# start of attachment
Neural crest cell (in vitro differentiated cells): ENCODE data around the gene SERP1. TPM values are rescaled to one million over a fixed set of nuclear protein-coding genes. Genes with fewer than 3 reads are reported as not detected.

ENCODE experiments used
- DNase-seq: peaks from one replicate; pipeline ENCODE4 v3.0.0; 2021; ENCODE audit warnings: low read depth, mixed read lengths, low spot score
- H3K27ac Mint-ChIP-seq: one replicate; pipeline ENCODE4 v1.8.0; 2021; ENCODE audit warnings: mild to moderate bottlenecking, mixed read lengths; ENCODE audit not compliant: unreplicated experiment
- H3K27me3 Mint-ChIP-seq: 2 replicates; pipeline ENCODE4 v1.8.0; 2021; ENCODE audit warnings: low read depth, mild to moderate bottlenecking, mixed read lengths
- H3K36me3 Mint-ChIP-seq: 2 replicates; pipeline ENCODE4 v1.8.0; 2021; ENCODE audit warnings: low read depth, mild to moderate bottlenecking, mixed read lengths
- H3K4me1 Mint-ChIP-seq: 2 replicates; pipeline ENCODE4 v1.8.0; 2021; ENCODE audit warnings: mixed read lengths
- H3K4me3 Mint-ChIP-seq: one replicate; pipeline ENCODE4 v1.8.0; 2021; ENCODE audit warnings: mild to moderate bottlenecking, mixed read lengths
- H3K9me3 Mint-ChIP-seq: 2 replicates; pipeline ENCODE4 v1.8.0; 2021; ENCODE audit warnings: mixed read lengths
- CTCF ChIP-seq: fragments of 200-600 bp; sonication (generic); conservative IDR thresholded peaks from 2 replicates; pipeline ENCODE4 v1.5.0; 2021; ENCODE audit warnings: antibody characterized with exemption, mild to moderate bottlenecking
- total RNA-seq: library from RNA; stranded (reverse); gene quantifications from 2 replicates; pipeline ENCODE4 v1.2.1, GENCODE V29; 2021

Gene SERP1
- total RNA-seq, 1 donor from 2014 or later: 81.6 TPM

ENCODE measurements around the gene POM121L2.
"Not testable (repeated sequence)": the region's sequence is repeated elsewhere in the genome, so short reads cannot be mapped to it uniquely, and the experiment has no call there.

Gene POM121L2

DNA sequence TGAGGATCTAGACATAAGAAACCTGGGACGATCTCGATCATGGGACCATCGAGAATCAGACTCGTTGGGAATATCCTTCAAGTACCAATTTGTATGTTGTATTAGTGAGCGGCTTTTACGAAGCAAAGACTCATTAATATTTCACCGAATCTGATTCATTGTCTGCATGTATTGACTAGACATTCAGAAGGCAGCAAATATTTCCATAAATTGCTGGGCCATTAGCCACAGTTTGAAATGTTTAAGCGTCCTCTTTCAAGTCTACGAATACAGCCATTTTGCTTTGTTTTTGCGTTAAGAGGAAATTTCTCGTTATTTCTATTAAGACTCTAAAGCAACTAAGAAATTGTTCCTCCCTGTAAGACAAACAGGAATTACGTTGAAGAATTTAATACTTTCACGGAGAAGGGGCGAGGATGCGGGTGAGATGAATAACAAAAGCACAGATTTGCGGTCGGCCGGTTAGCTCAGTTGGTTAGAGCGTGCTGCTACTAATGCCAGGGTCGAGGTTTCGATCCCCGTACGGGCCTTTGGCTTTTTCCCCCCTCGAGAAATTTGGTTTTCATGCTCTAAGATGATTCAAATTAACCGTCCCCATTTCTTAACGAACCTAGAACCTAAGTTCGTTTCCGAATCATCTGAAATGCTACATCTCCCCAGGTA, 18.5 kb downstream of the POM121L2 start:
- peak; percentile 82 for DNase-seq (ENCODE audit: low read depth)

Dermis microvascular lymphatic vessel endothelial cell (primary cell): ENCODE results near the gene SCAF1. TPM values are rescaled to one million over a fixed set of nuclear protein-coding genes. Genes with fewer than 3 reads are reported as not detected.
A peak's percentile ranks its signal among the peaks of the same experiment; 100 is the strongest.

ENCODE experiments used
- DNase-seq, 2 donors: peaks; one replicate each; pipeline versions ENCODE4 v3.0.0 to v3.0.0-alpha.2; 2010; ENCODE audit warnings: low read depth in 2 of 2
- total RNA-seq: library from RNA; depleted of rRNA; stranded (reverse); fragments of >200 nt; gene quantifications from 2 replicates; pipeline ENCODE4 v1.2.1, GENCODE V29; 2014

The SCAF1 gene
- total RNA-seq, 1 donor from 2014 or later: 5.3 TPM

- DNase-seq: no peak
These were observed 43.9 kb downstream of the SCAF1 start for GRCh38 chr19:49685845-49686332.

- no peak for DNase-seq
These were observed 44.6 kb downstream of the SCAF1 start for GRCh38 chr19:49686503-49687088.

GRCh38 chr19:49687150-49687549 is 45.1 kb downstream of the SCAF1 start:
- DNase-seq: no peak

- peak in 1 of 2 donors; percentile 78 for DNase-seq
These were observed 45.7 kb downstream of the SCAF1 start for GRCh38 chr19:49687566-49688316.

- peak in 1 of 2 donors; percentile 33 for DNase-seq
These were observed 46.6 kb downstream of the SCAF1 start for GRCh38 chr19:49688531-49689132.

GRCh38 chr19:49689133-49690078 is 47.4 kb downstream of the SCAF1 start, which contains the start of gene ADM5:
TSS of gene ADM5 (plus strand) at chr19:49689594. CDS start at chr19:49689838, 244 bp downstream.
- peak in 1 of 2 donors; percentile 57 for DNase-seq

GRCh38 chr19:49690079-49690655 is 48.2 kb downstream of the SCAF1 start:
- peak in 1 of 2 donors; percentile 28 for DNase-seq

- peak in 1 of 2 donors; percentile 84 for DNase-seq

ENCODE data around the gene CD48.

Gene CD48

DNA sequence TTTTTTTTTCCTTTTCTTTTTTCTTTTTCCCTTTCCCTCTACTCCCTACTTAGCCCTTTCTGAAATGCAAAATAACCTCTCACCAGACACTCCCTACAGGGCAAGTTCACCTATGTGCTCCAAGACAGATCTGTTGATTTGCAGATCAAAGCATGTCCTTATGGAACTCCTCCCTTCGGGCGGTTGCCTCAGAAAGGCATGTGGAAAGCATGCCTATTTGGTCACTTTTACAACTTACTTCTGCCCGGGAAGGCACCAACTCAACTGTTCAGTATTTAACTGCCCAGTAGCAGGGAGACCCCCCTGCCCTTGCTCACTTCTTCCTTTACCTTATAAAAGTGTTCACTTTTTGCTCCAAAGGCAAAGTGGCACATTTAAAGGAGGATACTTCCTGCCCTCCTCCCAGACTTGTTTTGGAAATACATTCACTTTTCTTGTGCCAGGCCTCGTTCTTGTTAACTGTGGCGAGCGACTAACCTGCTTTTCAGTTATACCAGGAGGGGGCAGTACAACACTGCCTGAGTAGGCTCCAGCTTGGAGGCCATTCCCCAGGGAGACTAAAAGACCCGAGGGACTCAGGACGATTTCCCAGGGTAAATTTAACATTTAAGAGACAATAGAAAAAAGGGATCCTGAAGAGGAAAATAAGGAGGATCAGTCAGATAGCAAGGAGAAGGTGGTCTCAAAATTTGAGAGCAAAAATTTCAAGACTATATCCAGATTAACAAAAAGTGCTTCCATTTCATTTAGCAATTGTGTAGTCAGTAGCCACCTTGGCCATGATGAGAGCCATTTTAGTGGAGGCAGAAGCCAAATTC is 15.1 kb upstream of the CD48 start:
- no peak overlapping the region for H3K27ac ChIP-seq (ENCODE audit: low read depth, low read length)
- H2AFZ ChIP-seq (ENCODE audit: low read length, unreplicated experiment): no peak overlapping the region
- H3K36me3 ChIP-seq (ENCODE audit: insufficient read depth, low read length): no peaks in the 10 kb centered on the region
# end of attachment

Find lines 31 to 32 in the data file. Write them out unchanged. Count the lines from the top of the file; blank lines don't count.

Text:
- DNase-seq: no peak

- peak in 1 of 2 donors; percentile 78 for DNase-seq